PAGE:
Home values cooling as supply, interest rates and lending standards increase
The pace of house price growth across Australia moderated last month, with a small rise recorded across the major capital cities.
The latest Home Value Index by CoreLogic RP Data revealed a 0.2 per cent increase in capital city house prices during October.
Adelaide and Canberra recorded the best price growth, with values in each city rising by 1.5 per cent.
Perth was the worst performing capital city, with home values falling 2.8 per cent.
Research director at CoreLogic RP Data, Tim Lawless, said even the hottest markets in Sydney and Melbourne were starting to ease off.
"Values are still rising, but not quite at the same pace as what we were seeing previously," he said.
"So in Sydney, we've seen values rise by 0.3 per cent over the month, and they're up by 1.5 per cent over the past three months.
"In Melbourne, we've seen values rise by 0.6 per cent over the month of October and over the past three months, they're up by 3.1 per cent.
"So it's interesting to see Melbourne now out-performing Sydney over the past three months."
Brisbane home values fell by 0.2 per cent in the month, and Darwin prices eased by 0.1 per cent, while Hobart values were up 1.4 per cent.
Mr Lawless said a combination of higher bank interest rates, tougher lending standards and a greater supply of homes was driving the moderation in home prices.
"We've got banks moving mortgage rates higher, but also we've seen premiums being placed on investor rates as well, so investors are now paying roughly about 30 basis points more than what an owner-occupier will," he said.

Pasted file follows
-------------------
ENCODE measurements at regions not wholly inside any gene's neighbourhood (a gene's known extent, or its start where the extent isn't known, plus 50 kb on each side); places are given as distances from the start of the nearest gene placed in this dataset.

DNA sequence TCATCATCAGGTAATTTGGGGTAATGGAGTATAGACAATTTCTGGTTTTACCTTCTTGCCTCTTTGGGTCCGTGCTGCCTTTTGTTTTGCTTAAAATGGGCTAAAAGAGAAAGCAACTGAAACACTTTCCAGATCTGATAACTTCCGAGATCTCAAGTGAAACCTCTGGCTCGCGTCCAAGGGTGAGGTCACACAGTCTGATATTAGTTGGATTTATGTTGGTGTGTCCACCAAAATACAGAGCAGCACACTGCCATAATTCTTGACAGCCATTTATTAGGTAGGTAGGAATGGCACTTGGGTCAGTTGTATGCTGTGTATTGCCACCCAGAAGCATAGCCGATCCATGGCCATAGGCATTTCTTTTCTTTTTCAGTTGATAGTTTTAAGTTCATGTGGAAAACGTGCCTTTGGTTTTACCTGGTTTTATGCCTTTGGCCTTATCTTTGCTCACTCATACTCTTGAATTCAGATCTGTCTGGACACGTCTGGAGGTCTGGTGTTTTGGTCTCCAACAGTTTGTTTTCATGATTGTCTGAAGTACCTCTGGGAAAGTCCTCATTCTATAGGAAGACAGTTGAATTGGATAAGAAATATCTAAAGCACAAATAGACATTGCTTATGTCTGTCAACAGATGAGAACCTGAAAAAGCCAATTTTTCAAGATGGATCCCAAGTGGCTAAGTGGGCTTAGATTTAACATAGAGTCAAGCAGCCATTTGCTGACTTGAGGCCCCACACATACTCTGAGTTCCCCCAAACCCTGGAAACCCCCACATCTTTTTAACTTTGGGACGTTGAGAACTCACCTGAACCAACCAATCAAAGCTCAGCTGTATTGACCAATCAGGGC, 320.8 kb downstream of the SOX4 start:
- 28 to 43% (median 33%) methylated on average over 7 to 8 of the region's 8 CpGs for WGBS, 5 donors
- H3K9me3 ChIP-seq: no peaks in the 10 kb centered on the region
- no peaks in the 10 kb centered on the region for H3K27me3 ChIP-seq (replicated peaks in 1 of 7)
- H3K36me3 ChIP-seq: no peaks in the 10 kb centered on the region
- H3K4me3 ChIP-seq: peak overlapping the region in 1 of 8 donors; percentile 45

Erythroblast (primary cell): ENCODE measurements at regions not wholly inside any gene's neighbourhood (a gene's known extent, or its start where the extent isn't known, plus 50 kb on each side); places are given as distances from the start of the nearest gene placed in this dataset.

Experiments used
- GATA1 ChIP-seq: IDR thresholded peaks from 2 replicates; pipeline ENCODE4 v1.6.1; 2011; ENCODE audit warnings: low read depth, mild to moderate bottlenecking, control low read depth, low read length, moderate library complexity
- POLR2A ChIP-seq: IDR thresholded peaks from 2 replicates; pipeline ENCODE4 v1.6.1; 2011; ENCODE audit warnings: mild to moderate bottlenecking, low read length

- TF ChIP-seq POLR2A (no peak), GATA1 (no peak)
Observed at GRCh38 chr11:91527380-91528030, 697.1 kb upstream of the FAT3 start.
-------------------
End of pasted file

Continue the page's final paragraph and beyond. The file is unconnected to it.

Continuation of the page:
"Add to that the amount of new supply coming into the market place - that's adding some dampening pressures and finally, very low rental yields, so I think that's a further disincentive."
Mr Lawless said that with the major banks implementing an out-of-cycle interest rate rise last month, there were no guarantees that any official cut to the cash rate at tomorrow's Reserve Bank board meeting, would be passed on to customers.
"If we do see a rates cut, then we probably will see some lowering of mortgage rates, but not the full 25 basis point cut," he said.
There was further evidence the housing sector may have peaked with residential building approvals in September recording only a partial recovery from the steep decline in August.
Building approvals rose 2.2 per cent, while the August figure was revised down further from a 6.9 per cent fall to an even larger 9.5 per cent decline.
The overall trend in approvals has now fallen slightly for five months and was down 0.2 per cent in the September quarter.
However, total approvals still remain at a fairly robust 227,000 per year.
Citi economist Paul Brennan said it was notable high-rise apartment approvals ? which had driven the super cycle in activity ? had started to decline.
While high-density housing approvals were up more than 50 per cent on an annualised basis, they essentially flatlined in the past quarter.
Another trend that has started to emerge is an unusually large gap that opened up between approvals and starts.
"It could be that capacity constraints are limiting the ability of the industry to undertake more projects," Mr Brennan said.
"But, it could also be that builders and developers are responding to the early signs of softer demand and deciding not to proceed with previously approved developments."
He said cooling house prices and slowing approval growth did not mean a downturn was imminent, but the risks were building.
"All the drivers of the housing upswing are pointing in the one direction, and that is for an easing in prices and activity," Mr Brennan said.
"Population growth is slowing, financial conditions are tightening, offshore interest is moderating and low yields are eroding investor interest."
Source: ABC News